DORN TAYLOR – RHP 1990 (0-1, 2.45 in 3 2/3 IP)

The last 4 appearances of Taylor’s brief major league career came in September, 1990 with the Orioles.  Not much to say, but I can tell you that 45 of the 74 pitches he threw for Baltimore were strikes.

ARTHUR RHODES – LHP 1991-1999 (43-36, 4.86, 9 saves in 622 1/3 IP)

A hard-throwing, 2nd round draft pick, Rhodes hurled 3 shutouts but went just 18-22 as a starter before swithching to the bullpen full-time in July, 1995.  When the Orioles made the playoffs the next 2 years, Rhodes was a vital member of the bullpen.  He compiled a 1.17 ERA in 8 post-season games for Baltimore.

ALAN MILLS – RHP 1992-1998 & 2000-2001 (32-21, 4.16, 14 saves in 480 IP)

The Orioles traded for the former Angels 1st round pick on 2 seperate occasions, and he enjoyed a lot of success in Baltimore despite averaging 5.5 walks per 9 innings.  A key member of the bullpen crew on the 1996-97 playoff teams, Mills had a 2.70 ERA in 7 playoff games.

LEE SMITH – RHP 1994 (1-4, 3.29, 33 saves in 38 1/3 IP)

Big Lee, who retired as the all-time saves leader (before Trevor Hoffman passed him) won the Rolaids Relief Man award in his lone season in Baltimore.  He got off to a great start, saving 20 of his first 21 chances successfully with a 0.95 ERA & becoming the only African-American Orioles pitcher to appear in an All-Star game.  Smith blew the save in the mid-summer classic when Fred McGriff took him deep with a man aboard in the bottom of the 9th, though.  He may have set the single-season club record for saves, but 1994 was the year players walked out on strike and didn’t return.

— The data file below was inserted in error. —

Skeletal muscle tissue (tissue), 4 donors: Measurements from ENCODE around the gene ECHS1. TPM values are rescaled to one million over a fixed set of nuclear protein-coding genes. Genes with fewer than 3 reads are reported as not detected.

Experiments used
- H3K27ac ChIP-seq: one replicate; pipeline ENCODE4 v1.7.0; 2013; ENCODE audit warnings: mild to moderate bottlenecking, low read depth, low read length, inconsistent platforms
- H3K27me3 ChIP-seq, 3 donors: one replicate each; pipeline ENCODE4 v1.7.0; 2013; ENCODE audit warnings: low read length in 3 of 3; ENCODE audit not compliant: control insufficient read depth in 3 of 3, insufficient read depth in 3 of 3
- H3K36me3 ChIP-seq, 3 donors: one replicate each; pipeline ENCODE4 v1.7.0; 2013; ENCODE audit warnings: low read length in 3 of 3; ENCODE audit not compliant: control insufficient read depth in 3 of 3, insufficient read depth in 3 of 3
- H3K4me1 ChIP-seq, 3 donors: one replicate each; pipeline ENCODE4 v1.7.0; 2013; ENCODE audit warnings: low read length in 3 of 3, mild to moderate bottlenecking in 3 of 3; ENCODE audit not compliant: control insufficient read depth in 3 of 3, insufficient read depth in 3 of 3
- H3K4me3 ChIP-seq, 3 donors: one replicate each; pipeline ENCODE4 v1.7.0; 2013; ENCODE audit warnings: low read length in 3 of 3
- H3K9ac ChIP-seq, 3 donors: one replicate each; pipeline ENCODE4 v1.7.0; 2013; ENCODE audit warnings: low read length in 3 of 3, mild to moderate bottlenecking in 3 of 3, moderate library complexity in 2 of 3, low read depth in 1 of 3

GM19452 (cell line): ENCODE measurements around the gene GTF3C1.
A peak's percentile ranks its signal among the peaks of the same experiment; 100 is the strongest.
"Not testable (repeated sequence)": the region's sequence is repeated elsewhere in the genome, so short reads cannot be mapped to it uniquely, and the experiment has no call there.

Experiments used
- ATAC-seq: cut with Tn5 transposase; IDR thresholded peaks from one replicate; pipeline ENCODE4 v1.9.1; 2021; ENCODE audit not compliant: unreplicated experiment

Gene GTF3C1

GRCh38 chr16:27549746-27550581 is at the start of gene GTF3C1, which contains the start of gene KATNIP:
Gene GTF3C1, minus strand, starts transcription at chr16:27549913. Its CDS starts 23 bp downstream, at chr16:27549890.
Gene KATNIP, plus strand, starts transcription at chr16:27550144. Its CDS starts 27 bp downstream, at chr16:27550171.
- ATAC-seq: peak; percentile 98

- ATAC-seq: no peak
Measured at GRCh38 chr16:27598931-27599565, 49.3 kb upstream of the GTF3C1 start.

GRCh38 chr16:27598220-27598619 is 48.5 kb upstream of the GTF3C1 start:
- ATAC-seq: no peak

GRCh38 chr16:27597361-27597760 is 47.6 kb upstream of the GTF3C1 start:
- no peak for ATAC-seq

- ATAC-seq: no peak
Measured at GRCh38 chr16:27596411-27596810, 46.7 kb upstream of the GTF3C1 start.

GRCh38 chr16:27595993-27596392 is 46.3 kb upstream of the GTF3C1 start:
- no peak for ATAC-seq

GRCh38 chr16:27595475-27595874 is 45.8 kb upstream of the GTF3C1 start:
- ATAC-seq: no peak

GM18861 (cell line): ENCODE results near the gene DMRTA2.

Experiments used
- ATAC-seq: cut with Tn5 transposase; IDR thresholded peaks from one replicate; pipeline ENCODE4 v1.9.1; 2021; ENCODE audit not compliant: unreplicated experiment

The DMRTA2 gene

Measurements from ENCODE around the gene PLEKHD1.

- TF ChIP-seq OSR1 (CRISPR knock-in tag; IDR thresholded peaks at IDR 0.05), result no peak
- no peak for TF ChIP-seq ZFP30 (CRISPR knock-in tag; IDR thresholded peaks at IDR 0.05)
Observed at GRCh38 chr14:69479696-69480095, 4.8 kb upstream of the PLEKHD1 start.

GENE HARRIS – RHP 1995 (0-0, 4.50 in 4 IP)

The O’s traded Andy Van Slyke for Harris in 1995, so they got the last 3 appearances of his 7-year (with 6 teams) career.  He got into three games in 5 days, earning a hold and blowing a save.  His most impressive outing as an Oriole came when whiffed 4 Red Sox in 2 innings.

ARCHIE CORBIN – RHP 1996 (2-0, 2.30 in 27 1/3 IP)

Archie helped the Orioles make the playoffs in 1996, earning 2 wins and 3 holds in the last 46 games after earning his second call up.  He walked 22 in 27 1/3 innings though, and that type of control explains why he only got brief big league looks in 1991, 1996 & 1999.

BRIAN WILLIAMS – RHP 1997 (0-0, 3.00 in 24 IP)

Williams never became the starting pitcher the Astros thought they were getting with their 1st round pick in 1990.  He  was already a full-time reliever by the time he got to Baltimore, and the fact that the Orioles lost 11 of the 13 games he appeared in shows that he wasn’t getting work in high pressure situations.   

HEATHCLIFF SLOCUMB – RHP 1999 (0-0, 12.46 in 8 2/3 IP)

The Orioles took a chance on Slocumb, a former All-Star closer, by signing him as a free agent following a down year in 1998.  He was so awful (9 walks & 15 hits in 8 2/3 IP) that they released him after 10 appearances.  In his last act as an Oriole, Slocumb served up 7 runs in the 9th inning of a 15-5 loss to the Royals at Camden Yards, including home runs by the mighty duo of Tim Spehr and Carlos Febles.

CHUCK McELROY – LHP 2000-2001 (4-2, 4.97 in 108 2/3 IP)

The Orioles were stop number 8 in McElroy’s 13-year career with 9 different teams.  The southpaw did a pretty good job shutting left-handed hitters down his first year in Baltimore, but got released the following summer when they not only hit him, but hit him very, very hard.

JAMES BALDWIN – RHP 2005 (0-0, 3.20 in 39 1/3 IP)

Baldwin was a former All-Star trying to work his way back from injuries when the Orioles signed him.  Making 19 of his 20 appearances in games the Orioles lost, he put up decent stats, but other than 3 innings pitched in AAA the following year, Baltimore represented the end of the line.

LaTROY HAWKINS – RHP 2006 (3-2, 4.48 in 60 1/3 IP)

He’d been a starter, then a closer earlier in his career, but Hawkins was merely an OK setup man his only season in Baltimore.  Opponents batted an even .300 against him, and both player and team went their seperate ways at the end of the year without any regrets.

compiled by MAL ALLEN